Helsinki is beautifully situated on the shore of the Gulf of Finland on a peninsula surrounded by islands. The town was founded in 1550 by Gustav Vasa, King of Sweden, and made capital of Finland by Alexander I, Emperor of Russia in 1812. At the turn of the 19th and 20th century Helsinki grew rapidly with its population reaching 170000 at the burst of the WW I. Many quarters were planned and built simultaneously with the great variosity in style and building type. Helsinki is the capital of the republic since national independence in 1917.
In 1895 the British magazine The Studio wrote:
"If a number of people interested in art had been studying an outspread map of Europe in a search of a probable locality where a natural revival of the fine arts might be expected, it is extremely improbable that Finland would have suggested itself to any one of them. Yet from Helsinki come proofs of a peculiarly interesting movement in all branches of the arts."
The struggle for independence, national awakening and economic growth provided ideal conditions for creativity. Not only in music, literature and visual arts but also in architecture new ideals were searched.
A first generation of architects schooled in Finland emerged, and there were about 100-150 architects at the turn of the century. But also master builders were often responsible for design. The pioneering works of the period were the private homes as a work of art as Hvitträsk, the dwelling and studio of the architects Herman Gesellius, Armas Lindgren and Eliel Saarinen. It was one of the many Gesamthkunstwerk by this most famous trio.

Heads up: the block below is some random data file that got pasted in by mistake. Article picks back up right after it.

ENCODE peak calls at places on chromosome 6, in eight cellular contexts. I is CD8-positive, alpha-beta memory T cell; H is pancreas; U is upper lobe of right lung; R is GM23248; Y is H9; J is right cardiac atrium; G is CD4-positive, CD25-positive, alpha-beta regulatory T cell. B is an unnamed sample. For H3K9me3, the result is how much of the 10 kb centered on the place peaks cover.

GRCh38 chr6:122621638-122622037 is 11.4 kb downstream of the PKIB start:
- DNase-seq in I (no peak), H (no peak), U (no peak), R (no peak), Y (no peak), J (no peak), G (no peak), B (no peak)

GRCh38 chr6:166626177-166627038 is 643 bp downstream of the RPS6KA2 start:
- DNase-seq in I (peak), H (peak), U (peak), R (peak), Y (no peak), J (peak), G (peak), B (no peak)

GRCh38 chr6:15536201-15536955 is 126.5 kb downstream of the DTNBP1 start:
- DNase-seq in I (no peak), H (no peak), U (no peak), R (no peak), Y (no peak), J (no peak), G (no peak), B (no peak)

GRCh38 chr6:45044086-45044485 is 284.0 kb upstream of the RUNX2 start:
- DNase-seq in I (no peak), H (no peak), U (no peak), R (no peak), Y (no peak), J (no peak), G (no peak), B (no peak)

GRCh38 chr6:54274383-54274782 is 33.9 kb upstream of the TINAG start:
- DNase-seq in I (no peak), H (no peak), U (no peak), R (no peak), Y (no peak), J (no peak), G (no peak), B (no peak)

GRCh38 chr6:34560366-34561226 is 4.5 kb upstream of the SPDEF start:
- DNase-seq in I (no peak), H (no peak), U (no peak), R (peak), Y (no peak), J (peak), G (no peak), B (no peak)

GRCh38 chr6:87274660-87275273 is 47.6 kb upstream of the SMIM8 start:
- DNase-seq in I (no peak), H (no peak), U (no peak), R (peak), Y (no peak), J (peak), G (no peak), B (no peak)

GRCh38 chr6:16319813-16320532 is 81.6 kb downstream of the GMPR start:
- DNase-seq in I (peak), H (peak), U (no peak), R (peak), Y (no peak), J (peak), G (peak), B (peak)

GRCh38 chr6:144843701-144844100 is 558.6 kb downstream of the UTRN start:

While the national aspects and roots were stressed, international influences and ideals were also essential in creating the Finnish Art Nouveau architecture with a distinctly local character. The severe climate influenced its simple but strong expression, along with a Finnish tradition which has not favoured the decorative. The dominating material in public buildings was natural stone, while residential buildings were usually plastered. The period created a diverse townscape, which is still an important part of Helsinki's identity.
Helsingin kaupunginmuseo - Helsinki City Museum
PO Box 4300
FIN - 00099 Helsinki
Phone: +358 093101041
Fax: +358 09310 36664
Museovirasto - The National Board of Antiquities
Museum of Finnish Architecture
Helsingin kaupunki Kulttuuriasiainkeskus - City of Helsinki, Cultural Office
Helsinki City Tourist & Convention Bureau
With the support of the Culture Programme of the European Union